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Champion for children’s rights Professor Ann Skelton re-elected to UN Human Rights Office

Professor Ann Skelton. File picture: African News Agency (ANA)

Professor Ann Skelton. File picture: African News Agency (ANA)

Published Nov 27, 2020


Pretoria - Champion for children’s rights and veteran law expert in this field at the University of Pretoria’s Law Faculty, Professor Ann Skelton, has been re-elected to the UN Human Rights Office of the High Commissioner’s committee on the rights of the child.

Skelton’s new term will take effect from March and run until February 2025.

The committee consists of 18 independent experts nominated by their countries.

They are voted in by a majority of the 196 states that ratified the Convention on the Rights of the Child.

It oversees the implementation of the Convention on the Rights of the Child. Its members review the progress of the 196 states and issue recommendations. It also drafts authoritative statements on children’s rights known as general comments and holds discussion days with stakeholders and children.

Since 2014 the committee has also been receiving individual complaints and requests for inquiries under its communications procedure.

Skelton, who has headed the Centre for Child Law at the university, racked up several notable achievements during her first four-year term of office. She led the drafting of General Comment 24 on the rights of children in the child justice system and she is current chairperson of the working group in communications.

Skeleton is the first holder of the Rotating Honorary Chair on the enforcement of children’s rights.

She said she was relieved and happy to be re-elected.

“I acknowledge the support of the Department of International Relations and Co-operation at the missions in Geneva and New York as a key factor in my successful re-election, as the process is very political.”

Skelton added that continuity for treaty body committees was important. “When I was elected the first time, I felt I was joining a movie that was halfway through. It’s a highly complex system and there is so much to learn. Four years sounds like a long time, but actually it flashes by, and at four years in, you feel like you’re on top of it and really able to make a contribution. So I am very glad to be able to continue with the work that we have already started.”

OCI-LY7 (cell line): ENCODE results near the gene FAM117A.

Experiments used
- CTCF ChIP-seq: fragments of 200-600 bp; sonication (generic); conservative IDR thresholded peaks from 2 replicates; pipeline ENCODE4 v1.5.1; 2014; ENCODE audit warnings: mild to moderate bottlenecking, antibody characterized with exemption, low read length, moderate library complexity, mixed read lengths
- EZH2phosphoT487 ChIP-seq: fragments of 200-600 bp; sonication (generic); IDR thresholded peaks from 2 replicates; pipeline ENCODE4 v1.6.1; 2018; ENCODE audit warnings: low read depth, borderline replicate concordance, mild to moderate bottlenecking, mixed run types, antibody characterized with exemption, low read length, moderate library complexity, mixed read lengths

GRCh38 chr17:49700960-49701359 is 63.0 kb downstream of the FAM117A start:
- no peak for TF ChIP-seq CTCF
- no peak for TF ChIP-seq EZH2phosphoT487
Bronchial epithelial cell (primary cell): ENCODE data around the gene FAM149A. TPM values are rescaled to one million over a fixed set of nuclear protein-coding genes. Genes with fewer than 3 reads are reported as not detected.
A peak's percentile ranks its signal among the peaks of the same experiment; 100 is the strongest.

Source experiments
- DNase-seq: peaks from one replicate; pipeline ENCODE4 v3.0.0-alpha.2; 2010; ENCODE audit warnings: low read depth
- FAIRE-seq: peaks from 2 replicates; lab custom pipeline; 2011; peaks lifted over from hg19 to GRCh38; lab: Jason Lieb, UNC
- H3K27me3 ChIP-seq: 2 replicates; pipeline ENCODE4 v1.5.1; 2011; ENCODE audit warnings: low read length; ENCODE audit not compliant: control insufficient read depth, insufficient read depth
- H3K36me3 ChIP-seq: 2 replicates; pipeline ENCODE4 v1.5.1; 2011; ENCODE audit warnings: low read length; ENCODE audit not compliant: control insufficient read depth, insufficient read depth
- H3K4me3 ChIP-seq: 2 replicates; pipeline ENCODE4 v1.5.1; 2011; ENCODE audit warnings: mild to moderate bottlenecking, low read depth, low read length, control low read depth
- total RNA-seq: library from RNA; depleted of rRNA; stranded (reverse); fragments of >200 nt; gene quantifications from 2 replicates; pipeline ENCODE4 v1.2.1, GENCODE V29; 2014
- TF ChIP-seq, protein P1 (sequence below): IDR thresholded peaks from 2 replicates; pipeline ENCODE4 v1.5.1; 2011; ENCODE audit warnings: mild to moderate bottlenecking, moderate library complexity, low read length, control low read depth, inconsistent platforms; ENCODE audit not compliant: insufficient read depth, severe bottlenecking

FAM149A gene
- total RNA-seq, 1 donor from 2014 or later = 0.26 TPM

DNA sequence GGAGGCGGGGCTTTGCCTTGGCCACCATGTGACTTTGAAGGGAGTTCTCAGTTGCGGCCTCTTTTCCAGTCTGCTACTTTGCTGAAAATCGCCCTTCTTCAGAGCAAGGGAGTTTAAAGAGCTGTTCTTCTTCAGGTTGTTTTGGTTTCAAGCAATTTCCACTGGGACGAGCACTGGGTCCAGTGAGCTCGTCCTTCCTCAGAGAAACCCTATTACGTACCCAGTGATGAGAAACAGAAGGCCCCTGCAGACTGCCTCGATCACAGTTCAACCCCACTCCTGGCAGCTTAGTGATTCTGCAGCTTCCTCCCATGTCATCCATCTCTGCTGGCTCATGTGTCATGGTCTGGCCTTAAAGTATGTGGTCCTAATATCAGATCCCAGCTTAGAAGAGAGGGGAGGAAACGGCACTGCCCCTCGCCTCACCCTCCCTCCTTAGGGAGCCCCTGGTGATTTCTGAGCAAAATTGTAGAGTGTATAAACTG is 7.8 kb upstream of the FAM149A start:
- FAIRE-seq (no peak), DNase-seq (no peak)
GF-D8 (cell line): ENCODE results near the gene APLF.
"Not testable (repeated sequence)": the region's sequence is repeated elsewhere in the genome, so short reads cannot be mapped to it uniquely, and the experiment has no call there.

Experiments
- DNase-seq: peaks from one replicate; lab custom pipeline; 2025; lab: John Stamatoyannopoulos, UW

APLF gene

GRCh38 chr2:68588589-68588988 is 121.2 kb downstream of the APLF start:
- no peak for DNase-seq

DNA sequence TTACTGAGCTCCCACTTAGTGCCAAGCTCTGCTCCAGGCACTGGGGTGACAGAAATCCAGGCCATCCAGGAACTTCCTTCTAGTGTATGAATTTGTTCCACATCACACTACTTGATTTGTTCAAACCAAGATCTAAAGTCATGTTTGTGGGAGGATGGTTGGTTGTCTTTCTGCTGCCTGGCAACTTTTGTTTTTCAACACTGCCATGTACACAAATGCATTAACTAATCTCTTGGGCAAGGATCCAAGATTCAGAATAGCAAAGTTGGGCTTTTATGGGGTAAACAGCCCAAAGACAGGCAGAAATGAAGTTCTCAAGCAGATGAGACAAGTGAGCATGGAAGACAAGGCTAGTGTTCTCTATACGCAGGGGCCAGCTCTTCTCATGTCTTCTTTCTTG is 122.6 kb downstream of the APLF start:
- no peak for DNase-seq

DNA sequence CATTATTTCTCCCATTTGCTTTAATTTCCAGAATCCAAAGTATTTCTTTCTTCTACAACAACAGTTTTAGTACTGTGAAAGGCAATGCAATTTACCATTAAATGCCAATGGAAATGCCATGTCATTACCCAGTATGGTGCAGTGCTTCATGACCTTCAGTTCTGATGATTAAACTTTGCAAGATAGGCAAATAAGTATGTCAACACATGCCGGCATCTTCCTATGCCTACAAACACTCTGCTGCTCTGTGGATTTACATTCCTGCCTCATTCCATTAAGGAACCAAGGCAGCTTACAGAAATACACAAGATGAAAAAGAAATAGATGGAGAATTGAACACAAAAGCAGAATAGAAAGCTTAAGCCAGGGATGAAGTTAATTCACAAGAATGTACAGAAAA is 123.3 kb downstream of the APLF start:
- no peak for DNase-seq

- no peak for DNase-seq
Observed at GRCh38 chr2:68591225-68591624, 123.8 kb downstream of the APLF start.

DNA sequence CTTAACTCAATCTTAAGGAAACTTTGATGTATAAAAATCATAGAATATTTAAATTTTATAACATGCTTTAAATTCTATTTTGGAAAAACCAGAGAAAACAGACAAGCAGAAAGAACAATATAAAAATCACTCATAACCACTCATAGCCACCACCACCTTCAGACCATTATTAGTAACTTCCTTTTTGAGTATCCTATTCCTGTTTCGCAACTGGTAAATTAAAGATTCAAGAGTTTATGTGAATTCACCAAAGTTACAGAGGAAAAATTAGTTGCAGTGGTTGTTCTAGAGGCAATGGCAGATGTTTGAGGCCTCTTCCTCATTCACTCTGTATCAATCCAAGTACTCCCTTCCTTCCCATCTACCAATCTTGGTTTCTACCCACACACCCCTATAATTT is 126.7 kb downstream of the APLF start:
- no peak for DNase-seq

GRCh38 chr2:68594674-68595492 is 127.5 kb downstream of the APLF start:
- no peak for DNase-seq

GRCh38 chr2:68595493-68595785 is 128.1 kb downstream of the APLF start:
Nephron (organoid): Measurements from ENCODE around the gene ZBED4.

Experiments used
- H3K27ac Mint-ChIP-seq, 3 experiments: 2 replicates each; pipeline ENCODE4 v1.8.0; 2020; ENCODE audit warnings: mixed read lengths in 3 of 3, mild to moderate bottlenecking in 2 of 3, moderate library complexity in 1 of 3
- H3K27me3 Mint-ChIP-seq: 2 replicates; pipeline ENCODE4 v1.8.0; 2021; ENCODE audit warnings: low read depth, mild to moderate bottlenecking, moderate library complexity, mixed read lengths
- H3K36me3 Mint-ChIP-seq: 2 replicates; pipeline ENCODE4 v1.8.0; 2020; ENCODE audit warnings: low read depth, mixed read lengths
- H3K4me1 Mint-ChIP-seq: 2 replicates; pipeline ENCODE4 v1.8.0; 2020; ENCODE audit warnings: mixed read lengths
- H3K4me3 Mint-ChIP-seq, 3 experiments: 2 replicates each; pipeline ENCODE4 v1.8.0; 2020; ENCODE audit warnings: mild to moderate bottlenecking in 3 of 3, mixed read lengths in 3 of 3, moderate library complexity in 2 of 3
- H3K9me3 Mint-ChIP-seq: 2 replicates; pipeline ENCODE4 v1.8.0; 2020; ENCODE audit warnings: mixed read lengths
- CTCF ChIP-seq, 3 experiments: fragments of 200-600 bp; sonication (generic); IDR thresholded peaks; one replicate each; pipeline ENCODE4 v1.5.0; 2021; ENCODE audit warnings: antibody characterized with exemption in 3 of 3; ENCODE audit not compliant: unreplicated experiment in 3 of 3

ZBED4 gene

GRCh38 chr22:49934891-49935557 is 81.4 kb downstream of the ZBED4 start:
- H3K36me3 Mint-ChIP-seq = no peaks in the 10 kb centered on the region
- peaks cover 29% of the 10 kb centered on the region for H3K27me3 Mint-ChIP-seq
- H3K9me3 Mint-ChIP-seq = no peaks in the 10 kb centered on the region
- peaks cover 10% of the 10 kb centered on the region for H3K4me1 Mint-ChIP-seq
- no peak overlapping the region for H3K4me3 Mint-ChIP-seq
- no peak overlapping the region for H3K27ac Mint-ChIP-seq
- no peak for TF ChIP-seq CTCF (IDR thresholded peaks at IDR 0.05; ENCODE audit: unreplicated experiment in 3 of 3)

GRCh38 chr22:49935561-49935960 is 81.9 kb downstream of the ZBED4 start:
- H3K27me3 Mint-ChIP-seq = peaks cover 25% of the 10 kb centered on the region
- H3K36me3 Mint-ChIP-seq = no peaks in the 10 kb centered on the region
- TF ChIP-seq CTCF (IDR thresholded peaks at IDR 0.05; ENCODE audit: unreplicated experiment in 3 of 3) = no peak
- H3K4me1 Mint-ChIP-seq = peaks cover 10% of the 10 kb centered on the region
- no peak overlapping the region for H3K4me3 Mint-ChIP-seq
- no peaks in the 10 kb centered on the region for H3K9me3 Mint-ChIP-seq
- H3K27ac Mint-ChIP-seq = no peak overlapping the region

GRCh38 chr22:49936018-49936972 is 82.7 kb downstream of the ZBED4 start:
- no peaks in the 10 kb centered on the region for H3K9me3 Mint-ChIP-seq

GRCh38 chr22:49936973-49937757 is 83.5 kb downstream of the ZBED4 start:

Skelton enjoys the challenge of dealing with complex legal issues such as extra-territorial jurisdiction – which the committee recently grappled with in a case regarding a complaint against France for refusing to repatriate the children of foreign fighters in camps in northern Syria.

Another case she is looking forward to is about the impact of climate change, brought by 16 children against several states. The committee usually meets thrice annually, for a month each time, in Geneva, Switzerland.

On gender-based violence, she said the committee issued a warning early in the Covid-19 pandemic this was a major risk for children during lockdown, and that channels for them to report violence would be reduced as they were confined to their homes.

“This is particularly relevant for South Africa, with so many children living in poverty and in overcrowded households. Although corporal punishment in the home was abolished through a Constitutional Court case in 2019, we have not yet seen the kind of campaigns and programming support needed to change attitudes and help parents to make adjustments toward positive parenting.”

International Relations and Co-operation Minister, Dr Naledi Pandor, said: “Her re-election will ensure continuity to the work of the committee. Her re-election will also contribute to gender diversity in the committee, her rich expertise notwithstanding.”

Pretoria News

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